"When that first started, we didn't have a clue what we were getting into," he said in an interview. But then more and more evidence kept turning up--a bone here, a shoe there, an entire body in a ditch. "It got to the point where you were thinking: 'Am I walking on [someone's remains] now? There could be more under every rock. How much longer could this go on?' "
In a county that suffers perhaps a handful of murders in a bad year, he said, "we'd never seen anything like this. . . . It was amazing."
For weeks, shellshocked residents asked: Where is Ng? Will he be back?
"I think it startled a lot of people out of their feelings of security around here," said California Highway Patrol Officer Bill Claudino. "People started locking their doors and listening for noises and wondering who lives next door. You still see that."
A month after the first remains were discovered, Ng was captured in Calgary, Canada, when he tried to shoplift a soda. That ended a worldwide manhunt, but it began the 13-year marathon to his trial date next month.
Because Canada does not have a death penalty, it took a ruling by that nation's highest court six years later, in 1991, to force Ng's extradition.
Ng's return to California triggered a legal proceeding at Calaveras County's small, rural courthouse that was unprecedented in its security and celebrity.
Ng was driven in from Folsom State Prison with a helicopter escort for a cavalcade of pretrial hearings that would span three years. Spectator spots were at a premium--"You had to know someone," Harrington recalls--and the county had to find a portable metal-detector to use for onlookers because of security concerns spurred by the communitywide animosity toward Ng.
Armed officers stood watch on the roof of the courthouse, and Cheryl Scheftner, who owns a Western-style clothes store in town, remembers her surprise at how aggressively she and other potential jurors were searched as they strolled into court for duty.
"They were real concerned that someone would sneak in and try to kill [Ng]," she said. "He probably wasn't 10 feet away from me in court. It gave me the chills just to be that close to him."
Bolstering the argument for transferring the case to Orange County, one defense survey several years ago found an extraordinary 98% of Calaveras County's residents familiar with the case--with half believing Ng is guilty.
If the acidic sentiments of the diners at Station 49 in San Andreas one recent morning are any indication, those feelings haven't softened much today.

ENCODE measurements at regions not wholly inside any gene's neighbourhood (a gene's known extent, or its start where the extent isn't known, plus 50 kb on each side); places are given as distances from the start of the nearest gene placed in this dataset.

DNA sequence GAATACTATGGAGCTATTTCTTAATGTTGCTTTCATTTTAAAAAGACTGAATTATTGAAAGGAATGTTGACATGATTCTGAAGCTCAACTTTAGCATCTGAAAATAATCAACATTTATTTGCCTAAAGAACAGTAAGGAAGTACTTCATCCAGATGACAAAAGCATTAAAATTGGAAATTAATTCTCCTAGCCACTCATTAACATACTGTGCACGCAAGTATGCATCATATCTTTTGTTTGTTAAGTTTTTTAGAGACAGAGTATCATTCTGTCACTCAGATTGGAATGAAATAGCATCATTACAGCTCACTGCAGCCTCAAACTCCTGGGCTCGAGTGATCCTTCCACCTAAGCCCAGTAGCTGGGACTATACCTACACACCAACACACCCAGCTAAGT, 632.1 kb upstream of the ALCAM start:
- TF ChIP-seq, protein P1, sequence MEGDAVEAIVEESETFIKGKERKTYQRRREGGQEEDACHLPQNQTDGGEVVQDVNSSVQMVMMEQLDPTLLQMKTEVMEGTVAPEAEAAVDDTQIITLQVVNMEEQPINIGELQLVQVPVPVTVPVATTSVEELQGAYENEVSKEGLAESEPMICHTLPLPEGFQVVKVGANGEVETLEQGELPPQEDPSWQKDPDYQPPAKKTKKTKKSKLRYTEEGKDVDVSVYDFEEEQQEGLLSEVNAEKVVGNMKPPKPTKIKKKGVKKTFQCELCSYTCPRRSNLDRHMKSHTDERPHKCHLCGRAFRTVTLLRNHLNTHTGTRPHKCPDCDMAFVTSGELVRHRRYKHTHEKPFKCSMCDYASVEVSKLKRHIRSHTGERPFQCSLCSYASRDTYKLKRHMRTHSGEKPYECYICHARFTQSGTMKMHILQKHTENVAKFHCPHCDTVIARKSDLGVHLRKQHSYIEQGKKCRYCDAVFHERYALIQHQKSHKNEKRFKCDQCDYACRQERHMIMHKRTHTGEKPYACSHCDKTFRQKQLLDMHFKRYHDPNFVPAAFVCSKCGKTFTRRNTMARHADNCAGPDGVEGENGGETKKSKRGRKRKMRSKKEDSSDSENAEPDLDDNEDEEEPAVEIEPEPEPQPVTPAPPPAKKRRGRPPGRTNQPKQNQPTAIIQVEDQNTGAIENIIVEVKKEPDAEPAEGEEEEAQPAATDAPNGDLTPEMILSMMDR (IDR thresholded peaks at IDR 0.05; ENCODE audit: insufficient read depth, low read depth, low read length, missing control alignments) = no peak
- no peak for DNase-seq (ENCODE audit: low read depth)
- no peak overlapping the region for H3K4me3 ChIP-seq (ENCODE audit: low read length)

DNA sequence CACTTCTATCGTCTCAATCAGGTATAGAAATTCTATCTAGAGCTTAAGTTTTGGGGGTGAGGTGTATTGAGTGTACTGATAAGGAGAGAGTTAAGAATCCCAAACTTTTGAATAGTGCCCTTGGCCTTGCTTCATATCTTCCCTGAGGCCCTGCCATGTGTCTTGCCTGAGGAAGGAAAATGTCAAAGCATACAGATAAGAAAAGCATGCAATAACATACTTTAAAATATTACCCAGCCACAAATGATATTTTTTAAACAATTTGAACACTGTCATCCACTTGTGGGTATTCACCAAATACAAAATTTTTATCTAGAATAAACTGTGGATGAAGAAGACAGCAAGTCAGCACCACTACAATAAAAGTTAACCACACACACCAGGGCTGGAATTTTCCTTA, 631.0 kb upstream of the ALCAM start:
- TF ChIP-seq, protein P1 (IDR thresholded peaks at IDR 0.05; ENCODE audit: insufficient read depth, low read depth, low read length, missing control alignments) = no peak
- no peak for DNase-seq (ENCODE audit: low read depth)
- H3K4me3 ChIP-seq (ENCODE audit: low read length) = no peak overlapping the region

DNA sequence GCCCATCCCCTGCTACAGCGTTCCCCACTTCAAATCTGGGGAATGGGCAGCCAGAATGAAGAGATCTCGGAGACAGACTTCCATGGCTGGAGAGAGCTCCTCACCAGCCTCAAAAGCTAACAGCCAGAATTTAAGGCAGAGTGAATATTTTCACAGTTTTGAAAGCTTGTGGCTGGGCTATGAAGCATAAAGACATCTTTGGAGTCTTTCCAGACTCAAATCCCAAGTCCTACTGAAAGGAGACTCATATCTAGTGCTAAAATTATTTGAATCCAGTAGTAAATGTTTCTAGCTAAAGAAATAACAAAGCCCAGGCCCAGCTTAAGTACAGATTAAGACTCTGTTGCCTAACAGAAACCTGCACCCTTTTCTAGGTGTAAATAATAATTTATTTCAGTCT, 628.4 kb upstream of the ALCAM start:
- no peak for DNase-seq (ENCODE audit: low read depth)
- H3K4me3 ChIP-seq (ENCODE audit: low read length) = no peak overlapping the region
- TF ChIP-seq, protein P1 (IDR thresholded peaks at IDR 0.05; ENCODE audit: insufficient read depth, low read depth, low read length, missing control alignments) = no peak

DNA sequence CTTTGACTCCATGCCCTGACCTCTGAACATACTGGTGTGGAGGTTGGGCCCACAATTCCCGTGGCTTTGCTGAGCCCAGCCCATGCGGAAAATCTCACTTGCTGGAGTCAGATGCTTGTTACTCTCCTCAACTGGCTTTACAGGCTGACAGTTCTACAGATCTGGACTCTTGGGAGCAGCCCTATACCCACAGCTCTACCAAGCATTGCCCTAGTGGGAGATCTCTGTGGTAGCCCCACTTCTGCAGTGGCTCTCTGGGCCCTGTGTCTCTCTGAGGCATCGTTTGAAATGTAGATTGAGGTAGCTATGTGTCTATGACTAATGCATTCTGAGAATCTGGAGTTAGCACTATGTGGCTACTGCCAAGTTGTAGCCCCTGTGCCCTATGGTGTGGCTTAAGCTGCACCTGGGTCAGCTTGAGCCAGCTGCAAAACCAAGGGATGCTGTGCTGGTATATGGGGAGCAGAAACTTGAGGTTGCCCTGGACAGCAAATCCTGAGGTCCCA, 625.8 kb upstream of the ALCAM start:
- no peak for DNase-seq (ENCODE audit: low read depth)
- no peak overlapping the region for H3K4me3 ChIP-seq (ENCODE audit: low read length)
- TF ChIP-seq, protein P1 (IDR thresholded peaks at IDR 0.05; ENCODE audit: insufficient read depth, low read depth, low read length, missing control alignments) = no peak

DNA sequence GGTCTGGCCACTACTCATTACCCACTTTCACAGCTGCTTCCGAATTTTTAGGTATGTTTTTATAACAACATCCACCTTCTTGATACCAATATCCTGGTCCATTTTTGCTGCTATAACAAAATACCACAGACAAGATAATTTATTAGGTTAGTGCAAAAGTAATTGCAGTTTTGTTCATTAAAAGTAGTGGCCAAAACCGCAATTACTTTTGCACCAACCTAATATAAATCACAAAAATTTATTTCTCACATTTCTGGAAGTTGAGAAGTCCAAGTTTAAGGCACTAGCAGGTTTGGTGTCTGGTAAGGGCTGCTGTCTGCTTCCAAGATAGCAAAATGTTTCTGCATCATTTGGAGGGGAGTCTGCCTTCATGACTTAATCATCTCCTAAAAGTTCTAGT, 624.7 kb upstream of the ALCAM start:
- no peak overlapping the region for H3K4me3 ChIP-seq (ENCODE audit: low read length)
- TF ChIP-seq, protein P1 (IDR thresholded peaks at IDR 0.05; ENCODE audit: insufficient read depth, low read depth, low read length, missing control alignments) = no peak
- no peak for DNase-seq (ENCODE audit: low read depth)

The mere mention of Ng's name evoked bitter profanities as the breakfast crowd, made up mostly of graying miners and retired laborers, lingered over the morning's eggs and coffee.
"You want justice?" asked one diner in a weathered Raiders cap. "Let 'em bring him back up here [from Orange County] and see what happens. We'll give him justice."
Seventy-two-year-old Charlie Segale chimed in: "People in Calaveras County just want to hang him and get it done with."
At the counter, 63-year-old diner owner Schell was more thankful than vengeful.
He remembers answering Lake's ad for car parts a few weeks before the murder spree was discovered, talking to Lake and checking out a few of his cars on the property. The killers had allegedly used advertisements to meet several victims.
"It was pretty scary to think I could've been one of the victims," Schell said. "Those guys touched a lot of people around here."
Touched more than most are the people around the murder scene in Wilseyville, a sparsely populated, downtrodden area that boasts mock street signs like "Poverty Lane" near the general store, the post office and the dump at the center of town.
A Lingering Presence
Some locals are so tired of the infamy that the subject has become taboo, and they shoo away the passersby who inevitably seek a glimpse of the tree-shrouded murder scene. A thick, padlocked gate and a "Keep Out" sign buffer the desolate site, and townspeople say they aren't even sure who, if anyone, lives there now.
"We just try to forget it," said Shirley Brown, who runs the general store in Wilseyville.
In nearby San Andreas, waitress Patty Hook says she can't even drive through that area without "getting the creeps. . . . Just the word Wilseyville, when I hear that, I go uuugh."
Schembri, a jack-of-all-trades whose car shop sits just a few miles down the road, summed up the attitude of many when he said: "Enough is enough. Everyone just wants an end to this whole thing."
That could come next month if Ng's trial gets underway in Orange County as planned. But first there is a pretrial hearing Friday, and Ng--acting as his own lawyer--will be making a new run at an old theme: He wants the trial delayed six months.
(BEGIN TEXT OF INFOBOX / INFOGRAPHIC)
The 13-Year Trek to Trial
July 1984-May 1985: At least 12 people in Northern California disappear.